DataSheet_1_Timing of Transcriptomic Peripheral Blood Mononuclear Cell Responses of Sheep to Fasciola hepatica Infection Differs From Those of Cattle,.zip (6.96 MB)
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DataSheet_1_Timing of Transcriptomic Peripheral Blood Mononuclear Cell Responses of Sheep to Fasciola hepatica Infection Differs From Those of Cattle, Reflecting Different Disease Phenotypes.zip

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posted on 20.09.2021, 04:21 by Dagmara A. Niedziela, Amalia Naranjo-Lucena, Verónica Molina-Hernández, John A. Browne, Álvaro Martínez-Moreno, José Pérez, David E. MacHugh, Grace Mulcahy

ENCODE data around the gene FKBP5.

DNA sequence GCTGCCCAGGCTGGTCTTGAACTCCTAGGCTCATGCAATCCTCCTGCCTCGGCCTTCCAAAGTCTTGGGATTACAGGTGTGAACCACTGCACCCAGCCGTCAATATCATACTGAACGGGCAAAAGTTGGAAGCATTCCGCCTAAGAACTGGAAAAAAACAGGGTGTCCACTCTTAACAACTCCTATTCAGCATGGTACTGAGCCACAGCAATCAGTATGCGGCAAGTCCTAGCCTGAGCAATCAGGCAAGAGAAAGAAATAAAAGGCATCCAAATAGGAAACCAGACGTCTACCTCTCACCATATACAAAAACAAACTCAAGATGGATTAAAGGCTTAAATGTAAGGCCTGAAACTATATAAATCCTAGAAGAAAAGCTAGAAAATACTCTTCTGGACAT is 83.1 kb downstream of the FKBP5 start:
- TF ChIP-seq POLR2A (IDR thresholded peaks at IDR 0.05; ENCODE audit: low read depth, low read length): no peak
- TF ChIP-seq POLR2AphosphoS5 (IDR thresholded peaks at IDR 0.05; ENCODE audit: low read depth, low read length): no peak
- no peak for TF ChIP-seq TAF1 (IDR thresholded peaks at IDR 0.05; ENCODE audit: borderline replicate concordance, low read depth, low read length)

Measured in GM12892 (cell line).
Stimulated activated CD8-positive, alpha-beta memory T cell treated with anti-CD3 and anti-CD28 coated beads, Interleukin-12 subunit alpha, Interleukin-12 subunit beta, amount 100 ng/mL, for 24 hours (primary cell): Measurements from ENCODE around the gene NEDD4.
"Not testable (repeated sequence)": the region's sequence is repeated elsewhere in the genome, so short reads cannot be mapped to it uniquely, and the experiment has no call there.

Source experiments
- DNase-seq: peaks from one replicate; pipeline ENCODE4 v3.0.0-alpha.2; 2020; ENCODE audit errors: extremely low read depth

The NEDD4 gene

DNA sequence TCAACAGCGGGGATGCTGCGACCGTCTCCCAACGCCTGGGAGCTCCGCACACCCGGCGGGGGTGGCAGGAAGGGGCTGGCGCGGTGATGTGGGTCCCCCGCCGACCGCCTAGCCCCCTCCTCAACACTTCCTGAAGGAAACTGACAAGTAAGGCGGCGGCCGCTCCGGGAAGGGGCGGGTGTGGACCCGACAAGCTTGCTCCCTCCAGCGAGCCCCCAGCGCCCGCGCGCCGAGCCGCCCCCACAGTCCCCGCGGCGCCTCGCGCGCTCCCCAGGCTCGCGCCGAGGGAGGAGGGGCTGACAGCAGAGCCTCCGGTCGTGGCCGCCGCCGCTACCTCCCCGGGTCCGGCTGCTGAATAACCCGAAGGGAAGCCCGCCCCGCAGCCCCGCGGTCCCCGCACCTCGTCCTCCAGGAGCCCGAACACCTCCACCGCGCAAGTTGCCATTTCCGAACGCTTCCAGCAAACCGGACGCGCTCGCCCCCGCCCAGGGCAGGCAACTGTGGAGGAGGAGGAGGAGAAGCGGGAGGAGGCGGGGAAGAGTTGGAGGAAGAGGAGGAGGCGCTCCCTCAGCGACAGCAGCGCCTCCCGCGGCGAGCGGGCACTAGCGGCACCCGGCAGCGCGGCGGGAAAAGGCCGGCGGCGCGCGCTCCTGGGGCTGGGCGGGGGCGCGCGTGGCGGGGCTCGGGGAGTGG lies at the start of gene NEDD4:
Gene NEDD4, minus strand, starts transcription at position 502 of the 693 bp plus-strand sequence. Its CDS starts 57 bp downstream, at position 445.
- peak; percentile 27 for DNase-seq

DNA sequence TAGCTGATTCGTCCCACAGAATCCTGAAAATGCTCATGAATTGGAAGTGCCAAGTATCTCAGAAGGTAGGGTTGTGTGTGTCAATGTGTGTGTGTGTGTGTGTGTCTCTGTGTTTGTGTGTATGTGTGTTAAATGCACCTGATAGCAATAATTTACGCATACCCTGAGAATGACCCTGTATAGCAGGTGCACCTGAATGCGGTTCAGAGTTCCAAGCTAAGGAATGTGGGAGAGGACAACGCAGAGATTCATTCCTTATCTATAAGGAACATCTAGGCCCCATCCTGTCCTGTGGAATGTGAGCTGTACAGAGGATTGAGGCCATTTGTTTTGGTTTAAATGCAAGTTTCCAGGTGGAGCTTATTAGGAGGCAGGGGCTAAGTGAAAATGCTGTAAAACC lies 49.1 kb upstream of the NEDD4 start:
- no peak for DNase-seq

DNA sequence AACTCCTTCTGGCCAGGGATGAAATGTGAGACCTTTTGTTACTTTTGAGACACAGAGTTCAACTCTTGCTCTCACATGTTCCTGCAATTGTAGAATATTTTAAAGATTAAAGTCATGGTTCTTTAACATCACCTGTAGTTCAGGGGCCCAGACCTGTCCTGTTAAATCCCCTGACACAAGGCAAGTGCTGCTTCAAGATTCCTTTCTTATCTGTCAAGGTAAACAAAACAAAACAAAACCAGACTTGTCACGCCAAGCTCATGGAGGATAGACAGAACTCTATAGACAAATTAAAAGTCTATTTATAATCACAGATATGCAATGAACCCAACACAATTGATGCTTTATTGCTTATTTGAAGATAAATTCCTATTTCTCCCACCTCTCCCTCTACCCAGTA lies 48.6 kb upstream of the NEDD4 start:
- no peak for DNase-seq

Infection with the zoonotic trematode Fasciola hepatica, common in many regions with a temperate climate, leads to delayed growth and loss of productivity in cattle, while infection in sheep can have more severe effects, potentially leading to death. Previous transcriptomic analyses revealed upregulation of TGFB1, cell death and Toll-like receptor signalling, T-cell activation, and inhibition of nitric oxide production in macrophages in response to infection. However, the differences between ovine and bovine responses have not yet been explored. The objective of this study was to further investigate the transcriptomic response of ovine peripheral blood mononuclear cells (PBMC) to F. hepatica infection, and to elucidate the differences between ovine and bovine PBMC responses. Sixteen male Merino sheep were randomly assigned to infected or control groups (n = 8 per group) and orally infected with 120 F. hepatica metacercariae. Transcriptomic data was generated from PBMC at 0, 2 and 16 weeks post-infection (wpi), and analysed for differentially expressed (DE) genes between infected and control animals at each time point (analysis 1), and for each group relative to time 0 (analysis 2). Analysis 2 was then compared to a similar study performed previously on bovine PBMC. A total of 453 DE genes were found at 2 wpi, and 2 DE genes at 16 wpi (FDR < 0.1, analysis 1). Significantly overrepresented biological pathways at 2 wpi included role of PKR in interferon induction and anti-viral response, death receptor signalling and RIG-I-like receptor signalling, which suggested that an activation of innate response to intracellular nucleic acids and inhibition of cellular apoptosis were taking place. Comparison of analysis 2 with the previous bovine transcriptomic study revealed that anti-inflammatory response pathways which were significantly overrepresented in the acute phase in cattle, including IL-10 signalling, Th2 pathway, and Th1 and Th2 activation were upregulated only in the chronic phase in sheep. We propose that the earlier activation of anti-inflammatory responses in cattle, as compared with sheep, may be related to the general absence of acute clinical signs in cattle. These findings offer scope for “smart vaccination” strategies for this important livestock parasite.

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